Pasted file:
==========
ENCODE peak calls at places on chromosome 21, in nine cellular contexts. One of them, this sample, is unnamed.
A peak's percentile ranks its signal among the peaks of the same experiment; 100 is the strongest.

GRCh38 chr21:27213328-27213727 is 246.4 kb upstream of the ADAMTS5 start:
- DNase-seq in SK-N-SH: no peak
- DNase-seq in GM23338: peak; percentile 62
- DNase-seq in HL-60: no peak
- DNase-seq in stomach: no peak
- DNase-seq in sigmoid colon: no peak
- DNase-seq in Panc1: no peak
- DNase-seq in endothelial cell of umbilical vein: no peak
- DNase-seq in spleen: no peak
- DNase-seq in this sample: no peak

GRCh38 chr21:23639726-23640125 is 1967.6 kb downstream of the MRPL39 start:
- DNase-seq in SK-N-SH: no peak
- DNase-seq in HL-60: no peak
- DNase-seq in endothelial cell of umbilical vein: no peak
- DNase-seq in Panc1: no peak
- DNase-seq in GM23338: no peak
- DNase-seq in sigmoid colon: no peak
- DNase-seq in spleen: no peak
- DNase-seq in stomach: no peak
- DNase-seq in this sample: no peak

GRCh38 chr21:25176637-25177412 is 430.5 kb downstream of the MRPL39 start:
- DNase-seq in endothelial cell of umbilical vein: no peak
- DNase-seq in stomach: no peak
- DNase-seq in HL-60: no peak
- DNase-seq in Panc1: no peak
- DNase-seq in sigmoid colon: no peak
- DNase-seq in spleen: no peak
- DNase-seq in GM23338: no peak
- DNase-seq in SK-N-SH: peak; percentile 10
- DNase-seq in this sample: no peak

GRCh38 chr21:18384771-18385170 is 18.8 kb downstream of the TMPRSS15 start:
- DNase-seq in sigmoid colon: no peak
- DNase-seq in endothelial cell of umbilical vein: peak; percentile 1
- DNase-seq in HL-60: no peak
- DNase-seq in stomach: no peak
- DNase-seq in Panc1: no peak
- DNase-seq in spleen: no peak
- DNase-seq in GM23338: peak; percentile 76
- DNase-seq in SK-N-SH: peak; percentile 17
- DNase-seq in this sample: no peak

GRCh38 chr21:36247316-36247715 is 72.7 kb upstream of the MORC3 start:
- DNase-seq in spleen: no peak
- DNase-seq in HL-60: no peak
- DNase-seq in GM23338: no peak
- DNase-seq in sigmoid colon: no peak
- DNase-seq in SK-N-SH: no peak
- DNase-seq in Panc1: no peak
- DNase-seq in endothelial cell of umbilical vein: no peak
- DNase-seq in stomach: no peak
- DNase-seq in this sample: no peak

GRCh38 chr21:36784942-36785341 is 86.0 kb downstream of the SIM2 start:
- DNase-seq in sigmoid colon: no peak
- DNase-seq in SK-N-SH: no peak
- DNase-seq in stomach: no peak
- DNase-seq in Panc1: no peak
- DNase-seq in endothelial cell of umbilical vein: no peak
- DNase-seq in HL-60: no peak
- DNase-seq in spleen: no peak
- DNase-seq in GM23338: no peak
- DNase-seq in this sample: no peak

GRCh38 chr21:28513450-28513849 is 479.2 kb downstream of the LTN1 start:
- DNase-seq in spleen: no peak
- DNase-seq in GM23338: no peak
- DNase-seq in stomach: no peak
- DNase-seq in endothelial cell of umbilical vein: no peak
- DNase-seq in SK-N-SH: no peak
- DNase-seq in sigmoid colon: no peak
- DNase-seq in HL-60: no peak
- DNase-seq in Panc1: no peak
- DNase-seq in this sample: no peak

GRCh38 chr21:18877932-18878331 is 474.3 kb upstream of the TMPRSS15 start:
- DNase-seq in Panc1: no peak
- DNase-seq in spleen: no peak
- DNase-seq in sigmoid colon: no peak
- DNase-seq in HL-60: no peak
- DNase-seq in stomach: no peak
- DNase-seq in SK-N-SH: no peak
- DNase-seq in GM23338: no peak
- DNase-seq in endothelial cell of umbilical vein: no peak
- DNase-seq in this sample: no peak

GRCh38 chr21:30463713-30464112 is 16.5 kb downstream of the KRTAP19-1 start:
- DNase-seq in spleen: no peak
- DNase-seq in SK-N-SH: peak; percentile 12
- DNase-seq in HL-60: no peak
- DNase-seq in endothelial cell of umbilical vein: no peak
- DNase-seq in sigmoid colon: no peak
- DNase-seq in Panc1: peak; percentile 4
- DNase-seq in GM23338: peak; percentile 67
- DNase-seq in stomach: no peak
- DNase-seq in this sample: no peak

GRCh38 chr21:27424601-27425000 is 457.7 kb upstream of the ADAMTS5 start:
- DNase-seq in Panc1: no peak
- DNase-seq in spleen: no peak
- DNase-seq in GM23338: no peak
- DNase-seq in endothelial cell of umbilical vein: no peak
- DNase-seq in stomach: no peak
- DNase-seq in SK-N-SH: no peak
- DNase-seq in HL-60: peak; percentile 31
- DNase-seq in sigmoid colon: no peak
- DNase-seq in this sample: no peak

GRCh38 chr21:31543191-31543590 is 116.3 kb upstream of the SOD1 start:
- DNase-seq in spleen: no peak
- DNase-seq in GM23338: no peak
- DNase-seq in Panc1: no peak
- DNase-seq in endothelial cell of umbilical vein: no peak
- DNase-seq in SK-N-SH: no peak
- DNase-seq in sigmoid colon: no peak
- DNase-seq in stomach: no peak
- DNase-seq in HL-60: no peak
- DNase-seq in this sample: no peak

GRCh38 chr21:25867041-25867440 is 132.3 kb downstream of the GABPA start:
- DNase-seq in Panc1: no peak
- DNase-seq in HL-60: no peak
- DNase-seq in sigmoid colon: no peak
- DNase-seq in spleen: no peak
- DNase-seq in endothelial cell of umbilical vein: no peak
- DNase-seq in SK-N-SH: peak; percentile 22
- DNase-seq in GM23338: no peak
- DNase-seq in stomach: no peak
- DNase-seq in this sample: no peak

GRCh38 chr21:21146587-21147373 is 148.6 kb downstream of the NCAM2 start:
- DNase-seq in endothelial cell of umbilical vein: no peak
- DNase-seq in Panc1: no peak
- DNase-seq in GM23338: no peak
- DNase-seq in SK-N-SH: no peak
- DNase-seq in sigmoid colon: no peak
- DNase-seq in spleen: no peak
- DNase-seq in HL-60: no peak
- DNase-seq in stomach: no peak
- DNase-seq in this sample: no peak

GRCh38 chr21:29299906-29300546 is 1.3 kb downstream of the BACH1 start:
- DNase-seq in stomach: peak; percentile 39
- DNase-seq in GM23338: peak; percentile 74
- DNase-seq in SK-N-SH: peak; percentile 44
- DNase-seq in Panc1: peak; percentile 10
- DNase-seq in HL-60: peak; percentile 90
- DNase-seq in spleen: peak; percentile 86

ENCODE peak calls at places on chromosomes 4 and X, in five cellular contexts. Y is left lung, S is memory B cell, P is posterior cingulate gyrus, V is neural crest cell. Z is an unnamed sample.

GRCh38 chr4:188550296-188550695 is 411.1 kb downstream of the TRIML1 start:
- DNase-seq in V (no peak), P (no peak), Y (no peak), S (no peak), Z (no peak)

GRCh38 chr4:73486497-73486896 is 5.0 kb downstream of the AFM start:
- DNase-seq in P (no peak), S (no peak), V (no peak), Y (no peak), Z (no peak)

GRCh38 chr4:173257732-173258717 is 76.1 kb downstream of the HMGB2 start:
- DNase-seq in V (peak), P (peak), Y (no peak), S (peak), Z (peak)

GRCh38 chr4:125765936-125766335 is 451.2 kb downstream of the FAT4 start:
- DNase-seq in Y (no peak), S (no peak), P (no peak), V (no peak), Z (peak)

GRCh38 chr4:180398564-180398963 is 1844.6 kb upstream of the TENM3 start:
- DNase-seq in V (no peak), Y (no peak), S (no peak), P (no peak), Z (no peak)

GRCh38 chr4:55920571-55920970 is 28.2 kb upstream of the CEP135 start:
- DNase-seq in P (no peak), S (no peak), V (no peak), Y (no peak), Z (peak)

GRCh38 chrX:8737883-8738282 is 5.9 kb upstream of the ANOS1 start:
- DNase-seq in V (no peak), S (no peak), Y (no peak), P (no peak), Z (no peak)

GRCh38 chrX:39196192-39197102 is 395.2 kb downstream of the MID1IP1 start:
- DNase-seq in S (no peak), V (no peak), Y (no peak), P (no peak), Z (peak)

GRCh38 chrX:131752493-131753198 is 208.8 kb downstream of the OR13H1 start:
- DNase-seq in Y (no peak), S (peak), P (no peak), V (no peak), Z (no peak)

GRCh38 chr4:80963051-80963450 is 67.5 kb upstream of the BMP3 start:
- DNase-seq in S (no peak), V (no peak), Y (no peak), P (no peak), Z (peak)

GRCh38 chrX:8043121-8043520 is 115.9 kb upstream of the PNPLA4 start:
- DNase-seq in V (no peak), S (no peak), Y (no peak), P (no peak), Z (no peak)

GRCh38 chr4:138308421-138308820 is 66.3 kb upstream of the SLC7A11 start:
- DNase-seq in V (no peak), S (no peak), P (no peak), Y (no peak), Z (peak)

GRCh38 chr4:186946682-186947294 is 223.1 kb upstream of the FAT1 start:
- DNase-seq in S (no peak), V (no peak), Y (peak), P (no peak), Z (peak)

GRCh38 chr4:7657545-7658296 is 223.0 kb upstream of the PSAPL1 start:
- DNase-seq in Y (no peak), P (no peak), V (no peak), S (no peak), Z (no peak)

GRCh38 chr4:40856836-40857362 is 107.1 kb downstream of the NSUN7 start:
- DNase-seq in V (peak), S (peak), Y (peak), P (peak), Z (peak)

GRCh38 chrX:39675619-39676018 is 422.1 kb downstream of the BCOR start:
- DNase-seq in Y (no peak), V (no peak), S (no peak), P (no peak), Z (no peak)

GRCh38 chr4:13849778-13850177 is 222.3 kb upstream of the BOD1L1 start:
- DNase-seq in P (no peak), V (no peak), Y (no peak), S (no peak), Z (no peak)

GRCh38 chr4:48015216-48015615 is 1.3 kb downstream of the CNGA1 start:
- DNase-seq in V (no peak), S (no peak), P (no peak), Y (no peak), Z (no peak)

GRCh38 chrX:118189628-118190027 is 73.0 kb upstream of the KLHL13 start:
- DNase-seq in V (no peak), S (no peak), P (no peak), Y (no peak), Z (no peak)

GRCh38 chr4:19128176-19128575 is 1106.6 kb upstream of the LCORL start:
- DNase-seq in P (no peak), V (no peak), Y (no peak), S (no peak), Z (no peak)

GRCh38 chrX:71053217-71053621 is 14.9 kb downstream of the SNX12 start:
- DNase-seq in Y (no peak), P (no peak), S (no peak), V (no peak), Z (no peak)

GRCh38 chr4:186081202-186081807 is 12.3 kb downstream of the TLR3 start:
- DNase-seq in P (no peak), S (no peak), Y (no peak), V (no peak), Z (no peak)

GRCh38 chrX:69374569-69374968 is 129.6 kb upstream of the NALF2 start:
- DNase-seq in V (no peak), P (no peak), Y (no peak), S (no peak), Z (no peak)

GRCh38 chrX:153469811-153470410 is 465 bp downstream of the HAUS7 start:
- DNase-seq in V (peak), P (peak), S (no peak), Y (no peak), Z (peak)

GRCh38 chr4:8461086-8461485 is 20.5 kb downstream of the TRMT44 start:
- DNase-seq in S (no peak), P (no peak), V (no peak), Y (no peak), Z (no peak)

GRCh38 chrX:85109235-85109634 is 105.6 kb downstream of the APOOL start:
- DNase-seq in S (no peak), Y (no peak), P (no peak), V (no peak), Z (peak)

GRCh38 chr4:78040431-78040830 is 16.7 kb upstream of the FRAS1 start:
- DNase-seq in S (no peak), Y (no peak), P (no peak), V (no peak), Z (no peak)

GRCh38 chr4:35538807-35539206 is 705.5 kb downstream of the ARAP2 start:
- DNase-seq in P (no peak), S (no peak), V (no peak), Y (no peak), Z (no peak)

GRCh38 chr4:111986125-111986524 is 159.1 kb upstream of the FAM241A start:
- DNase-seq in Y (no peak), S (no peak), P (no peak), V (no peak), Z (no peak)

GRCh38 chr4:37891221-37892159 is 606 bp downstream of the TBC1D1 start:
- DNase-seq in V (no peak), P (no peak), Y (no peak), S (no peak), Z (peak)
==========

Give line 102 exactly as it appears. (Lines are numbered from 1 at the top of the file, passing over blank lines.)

- DNase-seq in this sample: no peak